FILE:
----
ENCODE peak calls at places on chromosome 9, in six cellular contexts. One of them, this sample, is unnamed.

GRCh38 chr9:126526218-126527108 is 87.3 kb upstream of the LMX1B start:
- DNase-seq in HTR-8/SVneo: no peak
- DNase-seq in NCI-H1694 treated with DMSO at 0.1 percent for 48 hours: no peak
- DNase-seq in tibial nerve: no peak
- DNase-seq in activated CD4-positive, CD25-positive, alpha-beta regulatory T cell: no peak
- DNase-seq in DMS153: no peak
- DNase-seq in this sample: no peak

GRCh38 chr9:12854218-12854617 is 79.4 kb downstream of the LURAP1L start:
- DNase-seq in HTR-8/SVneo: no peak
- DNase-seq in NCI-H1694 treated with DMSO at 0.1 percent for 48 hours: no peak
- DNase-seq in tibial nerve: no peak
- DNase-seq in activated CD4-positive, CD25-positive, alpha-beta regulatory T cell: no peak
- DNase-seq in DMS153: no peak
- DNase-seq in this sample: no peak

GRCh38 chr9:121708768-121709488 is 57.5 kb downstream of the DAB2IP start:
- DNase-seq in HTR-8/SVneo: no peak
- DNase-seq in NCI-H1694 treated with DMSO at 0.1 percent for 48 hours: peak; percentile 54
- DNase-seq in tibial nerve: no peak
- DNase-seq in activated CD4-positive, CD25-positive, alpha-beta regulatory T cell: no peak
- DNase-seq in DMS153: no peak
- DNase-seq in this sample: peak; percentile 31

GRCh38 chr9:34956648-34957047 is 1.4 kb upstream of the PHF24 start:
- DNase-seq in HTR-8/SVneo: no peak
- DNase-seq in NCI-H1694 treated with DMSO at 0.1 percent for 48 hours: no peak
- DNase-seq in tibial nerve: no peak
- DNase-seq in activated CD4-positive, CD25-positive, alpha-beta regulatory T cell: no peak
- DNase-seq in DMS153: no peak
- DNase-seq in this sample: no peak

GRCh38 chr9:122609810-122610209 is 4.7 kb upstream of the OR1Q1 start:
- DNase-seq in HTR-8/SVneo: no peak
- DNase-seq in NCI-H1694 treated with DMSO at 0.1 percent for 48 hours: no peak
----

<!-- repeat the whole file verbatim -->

ENCODE peak calls at places on chromosome 9, in six cellular contexts. One of them, this sample, is unnamed.

GRCh38 chr9:126526218-126527108 is 87.3 kb upstream of the LMX1B start:
- DNase-seq in HTR-8/SVneo: no peak
- DNase-seq in NCI-H1694 treated with DMSO at 0.1 percent for 48 hours: no peak
- DNase-seq in tibial nerve: no peak
- DNase-seq in activated CD4-positive, CD25-positive, alpha-beta regulatory T cell: no peak
- DNase-seq in DMS153: no peak
- DNase-seq in this sample: no peak

GRCh38 chr9:12854218-12854617 is 79.4 kb downstream of the LURAP1L start:
- DNase-seq in HTR-8/SVneo: no peak
- DNase-seq in NCI-H1694 treated with DMSO at 0.1 percent for 48 hours: no peak
- DNase-seq in tibial nerve: no peak
- DNase-seq in activated CD4-positive, CD25-positive, alpha-beta regulatory T cell: no peak
- DNase-seq in DMS153: no peak
- DNase-seq in this sample: no peak

GRCh38 chr9:121708768-121709488 is 57.5 kb downstream of the DAB2IP start:
- DNase-seq in HTR-8/SVneo: no peak
- DNase-seq in NCI-H1694 treated with DMSO at 0.1 percent for 48 hours: peak; percentile 54
- DNase-seq in tibial nerve: no peak
- DNase-seq in activated CD4-positive, CD25-positive, alpha-beta regulatory T cell: no peak
- DNase-seq in DMS153: no peak
- DNase-seq in this sample: peak; percentile 31

GRCh38 chr9:34956648-34957047 is 1.4 kb upstream of the PHF24 start:
- DNase-seq in HTR-8/SVneo: no peak
- DNase-seq in NCI-H1694 treated with DMSO at 0.1 percent for 48 hours: no peak
- DNase-seq in tibial nerve: no peak
- DNase-seq in activated CD4-positive, CD25-positive, alpha-beta regulatory T cell: no peak
- DNase-seq in DMS153: no peak
- DNase-seq in this sample: no peak

GRCh38 chr9:122609810-122610209 is 4.7 kb upstream of the OR1Q1 start:
- DNase-seq in HTR-8/SVneo: no peak
- DNase-seq in NCI-H1694 treated with DMSO at 0.1 percent for 48 hours: no peak